The highly perfumed nose of this 2005 Barolo features rose petals, red fruit and wisps of leather. Dried cherries, raspberries, pepper and nutmeg are prominently featured flavors on the deeply layered palate of this wine which is dominated by red fruit flavors tinged by black fruits chipping in. Chicory, earth, and bitter-leaning dark chocolate notes are all part of a super long finish that goes on and on long after the last sip of wine has been swallowed. This is an absolutely gorgeous example of Barolo that has excellent structure with firm tannins that yield with some air and fine acidity. If you’re going to drink this wine over the next year or so I recommend decanting it for 90 minutes to two hours. However don’t hesitate to lay it down for 10 to 15 years.
Both of these offerings from Attilio Ghisolfi represent well made wines that showcase their varietals well. They’re fairly priced for the quality they represent and are well worth seeking out when you’re looking to drink some terrific Italian Wines.
There are a growing number of wineries in California growing Italian varietals. Martin & Weyrich had been doing so almost as long as anyone. Some grapes are notoriously hard to grow. Pinot Noir as an example is famously fickle about where it's grown. One that's at least as difficult, but less talked about is Nebbiolo. While it may be the second most famous red grape from Italy after Sangiovese, the wines it makes are often legendary. It all depends on taste but Barolo (which is made from Nebbiolo) is right up there with Brunello (made from Sangiovese) in every regard. There are very few California Wineries taking a stab at this grape. The two best I've had come from Paso Robles. One comes from Caparone Winery, the other is a Martin & Weyrich release and I'll look at it today. The Martin & Weyrich 2004 Nebbiolo is made from fruit sourced at 3 Paso Robles vineyards. This offering was aged in French oak for 15 months; 20% of the barrels were new. 1,645 cases of this wine were produced and the suggested retail price is $18.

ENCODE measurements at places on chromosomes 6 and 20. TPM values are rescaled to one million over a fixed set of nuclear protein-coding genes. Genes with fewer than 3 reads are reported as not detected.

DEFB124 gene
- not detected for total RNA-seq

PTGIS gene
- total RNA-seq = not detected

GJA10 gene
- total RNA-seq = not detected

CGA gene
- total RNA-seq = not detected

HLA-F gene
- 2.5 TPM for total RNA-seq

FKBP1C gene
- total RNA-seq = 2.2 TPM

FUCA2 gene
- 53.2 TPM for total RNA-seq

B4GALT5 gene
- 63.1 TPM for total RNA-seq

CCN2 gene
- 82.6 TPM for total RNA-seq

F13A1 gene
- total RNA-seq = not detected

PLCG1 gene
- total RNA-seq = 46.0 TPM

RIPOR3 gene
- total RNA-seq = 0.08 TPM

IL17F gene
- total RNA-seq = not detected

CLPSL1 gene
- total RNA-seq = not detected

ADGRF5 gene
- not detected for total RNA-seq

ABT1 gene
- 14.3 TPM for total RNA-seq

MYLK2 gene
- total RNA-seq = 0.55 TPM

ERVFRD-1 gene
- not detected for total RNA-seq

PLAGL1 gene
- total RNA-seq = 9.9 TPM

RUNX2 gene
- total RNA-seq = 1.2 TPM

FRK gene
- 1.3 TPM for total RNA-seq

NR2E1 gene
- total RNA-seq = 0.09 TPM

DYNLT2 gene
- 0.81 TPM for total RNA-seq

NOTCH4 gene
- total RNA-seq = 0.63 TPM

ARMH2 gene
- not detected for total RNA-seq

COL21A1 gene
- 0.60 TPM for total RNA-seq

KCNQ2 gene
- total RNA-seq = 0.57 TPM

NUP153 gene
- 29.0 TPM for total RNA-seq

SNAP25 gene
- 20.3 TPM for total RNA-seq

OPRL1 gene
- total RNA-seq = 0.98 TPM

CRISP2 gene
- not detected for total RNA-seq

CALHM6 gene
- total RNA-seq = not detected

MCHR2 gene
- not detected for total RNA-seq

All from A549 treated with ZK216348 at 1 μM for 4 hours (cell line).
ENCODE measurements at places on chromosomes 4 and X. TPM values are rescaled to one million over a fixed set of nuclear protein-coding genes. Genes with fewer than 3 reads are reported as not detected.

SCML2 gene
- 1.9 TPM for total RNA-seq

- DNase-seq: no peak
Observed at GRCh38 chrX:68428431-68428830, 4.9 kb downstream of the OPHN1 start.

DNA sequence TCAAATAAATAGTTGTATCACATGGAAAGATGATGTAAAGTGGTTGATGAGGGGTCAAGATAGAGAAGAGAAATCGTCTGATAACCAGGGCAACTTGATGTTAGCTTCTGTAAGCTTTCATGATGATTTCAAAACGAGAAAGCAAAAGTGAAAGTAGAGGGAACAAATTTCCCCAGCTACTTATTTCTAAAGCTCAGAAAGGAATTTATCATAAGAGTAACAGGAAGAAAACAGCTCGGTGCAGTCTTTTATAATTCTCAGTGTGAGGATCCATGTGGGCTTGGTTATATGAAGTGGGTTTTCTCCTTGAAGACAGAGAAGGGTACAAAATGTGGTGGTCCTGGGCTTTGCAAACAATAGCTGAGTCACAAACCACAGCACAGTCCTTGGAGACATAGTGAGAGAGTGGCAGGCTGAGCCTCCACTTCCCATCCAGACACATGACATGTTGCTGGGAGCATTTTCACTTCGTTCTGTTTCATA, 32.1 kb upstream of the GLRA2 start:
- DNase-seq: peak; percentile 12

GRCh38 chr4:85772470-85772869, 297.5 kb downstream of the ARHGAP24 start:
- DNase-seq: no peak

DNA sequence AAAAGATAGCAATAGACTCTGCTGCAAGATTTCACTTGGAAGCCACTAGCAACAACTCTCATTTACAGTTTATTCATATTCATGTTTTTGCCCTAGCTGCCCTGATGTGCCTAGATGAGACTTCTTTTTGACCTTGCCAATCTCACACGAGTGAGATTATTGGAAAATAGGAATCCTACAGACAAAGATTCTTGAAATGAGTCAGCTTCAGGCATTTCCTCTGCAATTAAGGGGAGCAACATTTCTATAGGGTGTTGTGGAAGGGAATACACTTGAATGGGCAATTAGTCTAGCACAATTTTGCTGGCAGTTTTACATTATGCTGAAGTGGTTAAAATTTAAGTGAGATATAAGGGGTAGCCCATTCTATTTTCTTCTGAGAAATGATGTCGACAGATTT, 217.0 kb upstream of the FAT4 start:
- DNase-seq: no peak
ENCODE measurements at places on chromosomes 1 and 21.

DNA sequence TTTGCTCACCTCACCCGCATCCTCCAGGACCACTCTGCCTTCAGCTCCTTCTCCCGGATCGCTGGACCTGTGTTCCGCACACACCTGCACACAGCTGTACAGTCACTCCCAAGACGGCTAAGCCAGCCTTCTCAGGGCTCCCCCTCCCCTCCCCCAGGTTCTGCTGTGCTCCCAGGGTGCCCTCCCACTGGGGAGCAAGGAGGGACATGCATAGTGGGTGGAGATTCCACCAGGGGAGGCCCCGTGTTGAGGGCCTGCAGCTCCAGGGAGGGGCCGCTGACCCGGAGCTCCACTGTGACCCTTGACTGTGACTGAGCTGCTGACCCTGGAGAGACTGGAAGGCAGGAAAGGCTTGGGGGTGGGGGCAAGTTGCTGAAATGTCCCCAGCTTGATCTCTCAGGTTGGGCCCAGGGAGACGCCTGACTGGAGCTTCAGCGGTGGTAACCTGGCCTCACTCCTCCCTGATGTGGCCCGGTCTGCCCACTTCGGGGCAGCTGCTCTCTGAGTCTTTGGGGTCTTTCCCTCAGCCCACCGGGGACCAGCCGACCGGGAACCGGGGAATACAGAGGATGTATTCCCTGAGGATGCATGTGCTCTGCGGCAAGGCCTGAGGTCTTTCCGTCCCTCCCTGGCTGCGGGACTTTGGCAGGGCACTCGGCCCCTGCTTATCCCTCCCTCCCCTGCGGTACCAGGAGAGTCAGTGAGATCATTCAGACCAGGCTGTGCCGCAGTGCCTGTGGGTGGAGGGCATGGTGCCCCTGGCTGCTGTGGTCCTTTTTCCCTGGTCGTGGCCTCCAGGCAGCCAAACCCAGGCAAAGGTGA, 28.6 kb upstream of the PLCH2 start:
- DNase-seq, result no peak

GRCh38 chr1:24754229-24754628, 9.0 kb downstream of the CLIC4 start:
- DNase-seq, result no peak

The nose of this Nebbiolo is incredibly perfumed. Cherry and cinnamon are the standout characteristics. Throughout the palate dried cherry notes are prominent and distinct. Light vanilla and spice accompany these. The finish is rich, lengthy and gloriously dry. Mushroom, earth and a touch of chicory, are all part of the equation. This wine is well structured with pleasing tannins and terrific acidity. Like Italian wines, this baby wants to be paired with food. The good thing is it will pair well with a host of full flavored Italian dishes.
There are two things that stand out most to me about this Nebbiolo. First is the fact that this wine displays all the classic characteristics of a Barolo. It certainly has some California in it two, but first and foremost the pure Nebbiolo fruit shines through. Secondly for $18 this wine is an absolute steal. Great, even good Barolo is very expensive. This wine tastes like a California version of a baby Barolo. It's worth every penny and then some. It should also easily age well for at least another 7-8 years. At this price I recommend socking some away.